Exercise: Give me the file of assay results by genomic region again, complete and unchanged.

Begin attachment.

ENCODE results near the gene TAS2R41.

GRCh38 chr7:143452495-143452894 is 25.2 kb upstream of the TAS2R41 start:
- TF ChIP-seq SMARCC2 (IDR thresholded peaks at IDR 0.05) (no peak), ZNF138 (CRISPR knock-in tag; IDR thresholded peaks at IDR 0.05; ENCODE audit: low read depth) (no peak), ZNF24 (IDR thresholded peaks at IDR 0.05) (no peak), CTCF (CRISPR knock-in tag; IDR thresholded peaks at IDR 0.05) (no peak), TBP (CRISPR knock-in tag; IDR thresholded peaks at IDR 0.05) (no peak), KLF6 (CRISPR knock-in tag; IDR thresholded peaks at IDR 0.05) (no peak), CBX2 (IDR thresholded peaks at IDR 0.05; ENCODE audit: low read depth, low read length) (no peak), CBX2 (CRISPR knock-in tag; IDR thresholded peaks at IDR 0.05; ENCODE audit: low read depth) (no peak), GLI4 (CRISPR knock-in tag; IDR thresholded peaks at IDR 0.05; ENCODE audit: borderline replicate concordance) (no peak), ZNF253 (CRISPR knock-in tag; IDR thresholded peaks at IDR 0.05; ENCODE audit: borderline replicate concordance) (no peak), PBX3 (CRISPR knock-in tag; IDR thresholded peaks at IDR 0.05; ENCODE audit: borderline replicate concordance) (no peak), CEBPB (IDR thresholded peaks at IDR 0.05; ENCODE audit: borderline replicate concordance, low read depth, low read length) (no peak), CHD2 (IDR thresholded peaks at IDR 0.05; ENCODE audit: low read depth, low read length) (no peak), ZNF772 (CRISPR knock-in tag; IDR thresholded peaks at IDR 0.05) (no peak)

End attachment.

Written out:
ENCODE results near the gene TAS2R41.

GRCh38 chr7:143452495-143452894 is 25.2 kb upstream of the TAS2R41 start:
- TF ChIP-seq SMARCC2 (IDR thresholded peaks at IDR 0.05) (no peak), ZNF138 (CRISPR knock-in tag; IDR thresholded peaks at IDR 0.05; ENCODE audit: low read depth) (no peak), ZNF24 (IDR thresholded peaks at IDR 0.05) (no peak), CTCF (CRISPR knock-in tag; IDR thresholded peaks at IDR 0.05) (no peak), TBP (CRISPR knock-in tag; IDR thresholded peaks at IDR 0.05) (no peak), KLF6 (CRISPR knock-in tag; IDR thresholded peaks at IDR 0.05) (no peak), CBX2 (IDR thresholded peaks at IDR 0.05; ENCODE audit: low read depth, low read length) (no peak), CBX2 (CRISPR knock-in tag; IDR thresholded peaks at IDR 0.05; ENCODE audit: low read depth) (no peak), GLI4 (CRISPR knock-in tag; IDR thresholded peaks at IDR 0.05; ENCODE audit: borderline replicate concordance) (no peak), ZNF253 (CRISPR knock-in tag; IDR thresholded peaks at IDR 0.05; ENCODE audit: borderline replicate concordance) (no peak), PBX3 (CRISPR knock-in tag; IDR thresholded peaks at IDR 0.05; ENCODE audit: borderline replicate concordance) (no peak), CEBPB (IDR thresholded peaks at IDR 0.05; ENCODE audit: borderline replicate concordance, low read depth, low read length) (no peak), CHD2 (IDR thresholded peaks at IDR 0.05; ENCODE audit: low read depth, low read length) (no peak), ZNF772 (CRISPR knock-in tag; IDR thresholded peaks at IDR 0.05) (no peak)